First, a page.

On a steamboat cruise along the Mississippi and Ohio Rivers, the critical, federally funded infrastructure is everywhere. My fellow passengers hardly noticed...
If you want to travel by boat, or ship grain by barge on the Mississippi River, you’re going to encounter locks and dams. On a recent cruise along the Mississippi and Ohio Rivers, we paused five times, as our steamboat made its way through the locks that make river navigation possible. Locks and dams—as you may remember from fifth grade–work together: Dams allow river vessels to use a series of locks to “step” up or down the river from one water level to another.
But what some people on the boat didn’t seem to know is who pays for those locks and dams. On our steamboat cruise, as we passed through a lock in Newburgh, Indiana, I struck up a conversation with one of the off-duty river pilots. I said something about how amazing the whole flood-control system and navigation system is, how important it is to the American economy, and how it wouldn’t be possible without the federal government.
“Oh, no,” said the pilot. “These locks and dams are built by engineers, not the government.”
“Uh, oh,” I thought. “Does he really not know how it works?” So, of course, I felt compelled to enlighten him.
“Actually,” I said, “the whole thing is funded by the federal government. The engineers may work for private companies, but they get paid by the federal government.
“No,” he replied. “It’s individual people paying taxes who pay for all of this.”
Exasperation! At this point, I was beginning to realize that the facts were irrelevant. But I soldiered on, trying to remind him that individuals pay taxes to the federal government, whose role it is to do the big things that individuals can’t do themselves and that benefit the general good.
He looked at me as though he thought I was an idiot. I returned the look, and the conversation ended.
I walked away with the sad and infuriating realization that even people who should know better don’t get the importance of the federal government in their everyday lives—and in the river pilot’s case, careers. As we traveled along the rivers, many federally funded necessities were obvious: the dams that help control the flooding that jeopardizes farmers’ fields and the economic well-being of low-lying towns; the locks that make it possible for coal- and grain-laden barges to negotiate the varying river depths; the bridges that enhance interstate commerce and convenient travel; the roads and highways.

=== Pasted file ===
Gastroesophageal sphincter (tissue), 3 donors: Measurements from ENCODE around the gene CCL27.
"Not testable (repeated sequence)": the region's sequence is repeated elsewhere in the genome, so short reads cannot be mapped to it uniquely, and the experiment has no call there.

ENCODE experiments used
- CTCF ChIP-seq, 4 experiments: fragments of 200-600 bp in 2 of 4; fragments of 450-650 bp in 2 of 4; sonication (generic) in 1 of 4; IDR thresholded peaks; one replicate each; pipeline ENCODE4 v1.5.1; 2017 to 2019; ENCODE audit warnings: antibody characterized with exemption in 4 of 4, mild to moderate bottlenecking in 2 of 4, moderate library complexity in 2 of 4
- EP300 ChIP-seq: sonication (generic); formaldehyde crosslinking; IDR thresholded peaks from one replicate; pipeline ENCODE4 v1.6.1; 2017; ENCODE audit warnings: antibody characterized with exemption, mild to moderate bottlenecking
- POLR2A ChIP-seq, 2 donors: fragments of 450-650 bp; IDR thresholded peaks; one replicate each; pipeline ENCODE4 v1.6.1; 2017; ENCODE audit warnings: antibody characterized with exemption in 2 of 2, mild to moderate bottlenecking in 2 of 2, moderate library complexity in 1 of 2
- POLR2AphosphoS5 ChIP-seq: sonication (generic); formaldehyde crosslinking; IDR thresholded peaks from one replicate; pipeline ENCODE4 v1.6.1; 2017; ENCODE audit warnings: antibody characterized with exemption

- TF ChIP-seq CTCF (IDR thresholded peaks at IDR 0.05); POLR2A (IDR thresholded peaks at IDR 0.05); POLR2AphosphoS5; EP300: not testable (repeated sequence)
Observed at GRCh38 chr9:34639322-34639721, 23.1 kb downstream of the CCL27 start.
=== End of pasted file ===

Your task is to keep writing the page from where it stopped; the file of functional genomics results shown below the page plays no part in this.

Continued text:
As we paddle-wheeled our way upstream on the Ohio, in 100+ degree temperatures, much mention was made of the devastating drought in the Midwest. At least one tour guide noted that many farmers in the area were applying for federal crop insurance to cover their losses.
As we were traveling in polite company, conversations among passengers pretty much stayed away from religion and politics. But looking around the deck and the elegantly excessive dining room, and knowing how much this journey cost, I made some assumptions about the political leanings of those around me. I guessed conservative. And I wondered how many of the folks on the boat–while enjoying the view and the infrastructure that makes the trip possible—if asked about the role of government in America would say that government is the problem and that we should have less of it.